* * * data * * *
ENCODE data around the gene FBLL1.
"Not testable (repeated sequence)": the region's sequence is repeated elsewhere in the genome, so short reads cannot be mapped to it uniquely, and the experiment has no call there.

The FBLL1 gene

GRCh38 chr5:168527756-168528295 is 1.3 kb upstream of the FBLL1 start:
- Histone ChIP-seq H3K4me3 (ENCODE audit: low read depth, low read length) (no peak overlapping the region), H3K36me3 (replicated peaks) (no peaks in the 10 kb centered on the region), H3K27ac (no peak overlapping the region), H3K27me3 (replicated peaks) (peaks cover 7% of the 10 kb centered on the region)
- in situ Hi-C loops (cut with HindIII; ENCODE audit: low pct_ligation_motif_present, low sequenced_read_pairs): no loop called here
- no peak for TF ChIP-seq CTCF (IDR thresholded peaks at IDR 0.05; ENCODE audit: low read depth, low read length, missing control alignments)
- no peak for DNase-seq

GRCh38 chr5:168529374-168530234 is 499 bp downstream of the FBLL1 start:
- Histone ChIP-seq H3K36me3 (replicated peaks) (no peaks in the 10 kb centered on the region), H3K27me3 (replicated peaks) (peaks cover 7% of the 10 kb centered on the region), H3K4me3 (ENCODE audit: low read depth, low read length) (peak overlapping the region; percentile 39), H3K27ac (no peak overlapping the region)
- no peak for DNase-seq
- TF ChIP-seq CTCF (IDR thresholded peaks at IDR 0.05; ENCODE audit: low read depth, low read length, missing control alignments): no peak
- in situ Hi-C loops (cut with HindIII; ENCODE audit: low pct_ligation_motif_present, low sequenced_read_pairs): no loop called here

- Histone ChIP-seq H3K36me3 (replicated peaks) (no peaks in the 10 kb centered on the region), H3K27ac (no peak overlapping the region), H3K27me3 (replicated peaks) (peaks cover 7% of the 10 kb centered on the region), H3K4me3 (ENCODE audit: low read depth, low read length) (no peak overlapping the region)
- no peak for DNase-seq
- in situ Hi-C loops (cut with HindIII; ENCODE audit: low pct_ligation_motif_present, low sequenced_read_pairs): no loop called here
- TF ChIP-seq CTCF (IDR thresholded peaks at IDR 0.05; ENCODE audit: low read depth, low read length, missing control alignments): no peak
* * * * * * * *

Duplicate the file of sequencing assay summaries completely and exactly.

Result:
ENCODE data around the gene FBLL1.
"Not testable (repeated sequence)": the region's sequence is repeated elsewhere in the genome, so short reads cannot be mapped to it uniquely, and the experiment has no call there.

The FBLL1 gene

GRCh38 chr5:168527756-168528295 is 1.3 kb upstream of the FBLL1 start:
- Histone ChIP-seq H3K4me3 (ENCODE audit: low read depth, low read length) (no peak overlapping the region), H3K36me3 (replicated peaks) (no peaks in the 10 kb centered on the region), H3K27ac (no peak overlapping the region), H3K27me3 (replicated peaks) (peaks cover 7% of the 10 kb centered on the region)
- in situ Hi-C loops (cut with HindIII; ENCODE audit: low pct_ligation_motif_present, low sequenced_read_pairs): no loop called here
- no peak for TF ChIP-seq CTCF (IDR thresholded peaks at IDR 0.05; ENCODE audit: low read depth, low read length, missing control alignments)
- no peak for DNase-seq

GRCh38 chr5:168529374-168530234 is 499 bp downstream of the FBLL1 start:
- Histone ChIP-seq H3K36me3 (replicated peaks) (no peaks in the 10 kb centered on the region), H3K27me3 (replicated peaks) (peaks cover 7% of the 10 kb centered on the region), H3K4me3 (ENCODE audit: low read depth, low read length) (peak overlapping the region; percentile 39), H3K27ac (no peak overlapping the region)
- no peak for DNase-seq
- TF ChIP-seq CTCF (IDR thresholded peaks at IDR 0.05; ENCODE audit: low read depth, low read length, missing control alignments): no peak
- in situ Hi-C loops (cut with HindIII; ENCODE audit: low pct_ligation_motif_present, low sequenced_read_pairs): no loop called here

- Histone ChIP-seq H3K36me3 (replicated peaks) (no peaks in the 10 kb centered on the region), H3K27ac (no peak overlapping the region), H3K27me3 (replicated peaks) (peaks cover 7% of the 10 kb centered on the region), H3K4me3 (ENCODE audit: low read depth, low read length) (no peak overlapping the region)
- no peak for DNase-seq
- in situ Hi-C loops (cut with HindIII; ENCODE audit: low pct_ligation_motif_present, low sequenced_read_pairs): no loop called here
- TF ChIP-seq CTCF (IDR thresholded peaks at IDR 0.05; ENCODE audit: low read depth, low read length, missing control alignments): no peak